most basic: classify responses into categories

ex: gender, race, religion, marital status

ordinal measurement scale

compares categories

ex: movie ratings, surveys (question with scales like "highly satisfied" or "1-good, 2-fair...")

interval measurement scale

numeric scales, where intervals are fixed, uniform values throughout (limitation: no fixed 0 point)

ex: thermometer

ratio measurement scale

most informative scale, b/c it allows for proportional comparison (twice as much $, or half the length)

basically an interval scale with a true 0 point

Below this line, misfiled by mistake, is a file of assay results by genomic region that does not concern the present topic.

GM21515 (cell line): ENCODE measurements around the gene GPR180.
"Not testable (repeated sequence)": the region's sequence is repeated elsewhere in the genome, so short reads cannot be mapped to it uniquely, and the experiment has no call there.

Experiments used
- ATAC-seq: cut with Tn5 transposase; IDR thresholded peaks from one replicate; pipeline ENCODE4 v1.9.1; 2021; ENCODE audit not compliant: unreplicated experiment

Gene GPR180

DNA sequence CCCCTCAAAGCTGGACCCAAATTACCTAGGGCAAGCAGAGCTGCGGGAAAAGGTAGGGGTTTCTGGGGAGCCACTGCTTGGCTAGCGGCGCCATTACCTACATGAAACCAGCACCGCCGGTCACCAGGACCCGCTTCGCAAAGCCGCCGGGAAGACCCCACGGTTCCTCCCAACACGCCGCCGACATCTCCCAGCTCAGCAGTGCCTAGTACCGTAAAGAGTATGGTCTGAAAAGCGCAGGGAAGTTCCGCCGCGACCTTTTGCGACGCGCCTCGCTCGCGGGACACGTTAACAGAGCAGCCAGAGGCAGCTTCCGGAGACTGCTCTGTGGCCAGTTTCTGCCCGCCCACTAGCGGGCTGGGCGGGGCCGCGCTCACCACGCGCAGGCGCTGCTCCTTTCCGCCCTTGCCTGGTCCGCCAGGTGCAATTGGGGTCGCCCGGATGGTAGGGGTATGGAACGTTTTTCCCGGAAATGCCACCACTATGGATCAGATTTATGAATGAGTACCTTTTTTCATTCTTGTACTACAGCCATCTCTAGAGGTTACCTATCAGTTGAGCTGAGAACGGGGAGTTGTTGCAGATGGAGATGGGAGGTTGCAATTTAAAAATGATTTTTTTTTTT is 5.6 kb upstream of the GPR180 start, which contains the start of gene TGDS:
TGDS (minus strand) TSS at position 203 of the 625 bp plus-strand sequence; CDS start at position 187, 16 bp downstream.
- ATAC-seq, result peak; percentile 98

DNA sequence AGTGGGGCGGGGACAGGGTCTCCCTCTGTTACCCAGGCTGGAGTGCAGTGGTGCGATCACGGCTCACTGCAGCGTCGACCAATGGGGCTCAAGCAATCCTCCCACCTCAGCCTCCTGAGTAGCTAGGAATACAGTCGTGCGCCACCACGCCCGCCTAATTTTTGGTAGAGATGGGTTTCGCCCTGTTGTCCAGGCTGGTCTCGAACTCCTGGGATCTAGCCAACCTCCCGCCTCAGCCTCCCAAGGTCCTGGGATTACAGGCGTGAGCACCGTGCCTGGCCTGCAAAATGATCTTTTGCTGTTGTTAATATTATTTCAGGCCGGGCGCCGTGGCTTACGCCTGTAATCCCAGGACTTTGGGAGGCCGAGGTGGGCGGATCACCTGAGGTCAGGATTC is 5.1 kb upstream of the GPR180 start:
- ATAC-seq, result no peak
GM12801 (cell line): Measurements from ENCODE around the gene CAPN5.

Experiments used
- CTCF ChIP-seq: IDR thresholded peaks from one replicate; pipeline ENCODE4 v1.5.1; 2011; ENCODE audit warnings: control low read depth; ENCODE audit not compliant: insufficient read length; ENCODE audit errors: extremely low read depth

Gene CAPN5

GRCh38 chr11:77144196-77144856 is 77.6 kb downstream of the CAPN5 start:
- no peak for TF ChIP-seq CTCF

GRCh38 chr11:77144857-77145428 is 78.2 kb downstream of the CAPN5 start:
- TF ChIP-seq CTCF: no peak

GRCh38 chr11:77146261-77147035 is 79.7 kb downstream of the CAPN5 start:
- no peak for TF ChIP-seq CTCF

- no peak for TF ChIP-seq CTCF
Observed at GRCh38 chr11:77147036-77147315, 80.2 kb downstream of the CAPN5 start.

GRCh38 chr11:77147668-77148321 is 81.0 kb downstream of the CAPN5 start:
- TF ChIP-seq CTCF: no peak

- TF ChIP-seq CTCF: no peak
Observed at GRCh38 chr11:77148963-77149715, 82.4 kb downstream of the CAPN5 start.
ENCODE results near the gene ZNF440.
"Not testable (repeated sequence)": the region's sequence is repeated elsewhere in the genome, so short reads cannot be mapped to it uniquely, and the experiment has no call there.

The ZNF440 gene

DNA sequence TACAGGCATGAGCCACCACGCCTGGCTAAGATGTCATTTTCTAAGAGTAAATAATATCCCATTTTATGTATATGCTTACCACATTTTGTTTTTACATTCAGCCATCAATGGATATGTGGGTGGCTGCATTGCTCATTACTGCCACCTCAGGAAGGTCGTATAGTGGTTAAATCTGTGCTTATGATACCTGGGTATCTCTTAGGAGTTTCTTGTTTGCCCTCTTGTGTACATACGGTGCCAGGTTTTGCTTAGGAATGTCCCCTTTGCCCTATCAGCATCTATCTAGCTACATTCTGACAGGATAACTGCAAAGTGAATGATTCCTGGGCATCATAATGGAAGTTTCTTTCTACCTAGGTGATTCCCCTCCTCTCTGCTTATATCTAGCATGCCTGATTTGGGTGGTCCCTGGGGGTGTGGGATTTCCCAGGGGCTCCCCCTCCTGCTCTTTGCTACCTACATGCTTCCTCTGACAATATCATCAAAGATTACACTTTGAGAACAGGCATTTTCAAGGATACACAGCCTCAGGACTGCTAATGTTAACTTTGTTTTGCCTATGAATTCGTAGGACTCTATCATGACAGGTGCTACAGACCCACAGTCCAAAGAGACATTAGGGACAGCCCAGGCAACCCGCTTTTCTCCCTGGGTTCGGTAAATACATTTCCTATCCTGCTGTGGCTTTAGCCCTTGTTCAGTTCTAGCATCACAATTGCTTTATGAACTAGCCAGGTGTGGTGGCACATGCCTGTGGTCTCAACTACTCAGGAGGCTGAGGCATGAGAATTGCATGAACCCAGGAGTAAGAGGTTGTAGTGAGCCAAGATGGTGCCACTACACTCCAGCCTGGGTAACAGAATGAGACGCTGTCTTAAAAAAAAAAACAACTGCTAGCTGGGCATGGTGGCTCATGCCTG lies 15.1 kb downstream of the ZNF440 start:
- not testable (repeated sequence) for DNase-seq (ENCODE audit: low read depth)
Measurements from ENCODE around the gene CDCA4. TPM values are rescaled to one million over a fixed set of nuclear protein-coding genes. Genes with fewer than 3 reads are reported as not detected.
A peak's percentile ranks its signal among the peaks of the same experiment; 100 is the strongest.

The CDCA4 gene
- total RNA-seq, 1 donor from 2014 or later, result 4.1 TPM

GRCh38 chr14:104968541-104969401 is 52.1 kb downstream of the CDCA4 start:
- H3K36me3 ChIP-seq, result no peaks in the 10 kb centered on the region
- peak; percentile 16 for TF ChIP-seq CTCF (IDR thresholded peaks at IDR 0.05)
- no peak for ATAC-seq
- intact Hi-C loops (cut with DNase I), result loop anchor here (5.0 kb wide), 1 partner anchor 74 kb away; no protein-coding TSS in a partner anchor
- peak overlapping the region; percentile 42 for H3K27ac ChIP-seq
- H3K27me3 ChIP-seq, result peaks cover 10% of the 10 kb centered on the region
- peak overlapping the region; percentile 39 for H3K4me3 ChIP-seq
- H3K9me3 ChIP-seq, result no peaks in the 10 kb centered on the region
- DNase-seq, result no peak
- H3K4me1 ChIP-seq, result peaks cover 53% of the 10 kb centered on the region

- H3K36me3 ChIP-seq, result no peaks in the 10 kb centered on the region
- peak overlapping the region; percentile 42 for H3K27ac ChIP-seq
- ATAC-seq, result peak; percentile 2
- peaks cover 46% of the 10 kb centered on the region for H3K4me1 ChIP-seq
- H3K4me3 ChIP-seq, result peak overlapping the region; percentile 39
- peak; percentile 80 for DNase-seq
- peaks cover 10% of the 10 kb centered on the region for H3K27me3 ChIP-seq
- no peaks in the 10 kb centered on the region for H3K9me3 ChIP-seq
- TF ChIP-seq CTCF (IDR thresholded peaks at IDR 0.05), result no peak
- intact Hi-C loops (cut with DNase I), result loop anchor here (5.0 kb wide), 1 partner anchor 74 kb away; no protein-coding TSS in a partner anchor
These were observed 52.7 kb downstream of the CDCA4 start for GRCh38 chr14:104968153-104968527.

ex: length measurement, $ systems, degrees Kelvin (b/c 0 value represents the absence of length, $, or temp.)


If: hypothesis
Then: conclusion


read: if p then q

Expresses a theorem and its converse are true?

A if and only if B

Negation of a Statement

If a statement is true, then its negation must be false and vice versa

EX: "if p, then q" is "p and not q"
"not q" is "q"
"r and s" is "not r" OR "not s" (if you negate both, than still true)
"r or s" is "not r" AND "not s"

negation of: "some winter nights are not cold" : "none of the winter nights are cold"
"if it rains, then the beach party will be held" : "it rains and the beach party will not be held"

Venn Diagram in Math

if circles are inside each other: the inner circle must also meet the rules of the outer circle

4 standard forms of valid arguments

Law of Detachment
Law of Contraposition
Law of Syllogism
Disjunctive Syllogism

Law of Detachment

Premise 1: If p, then q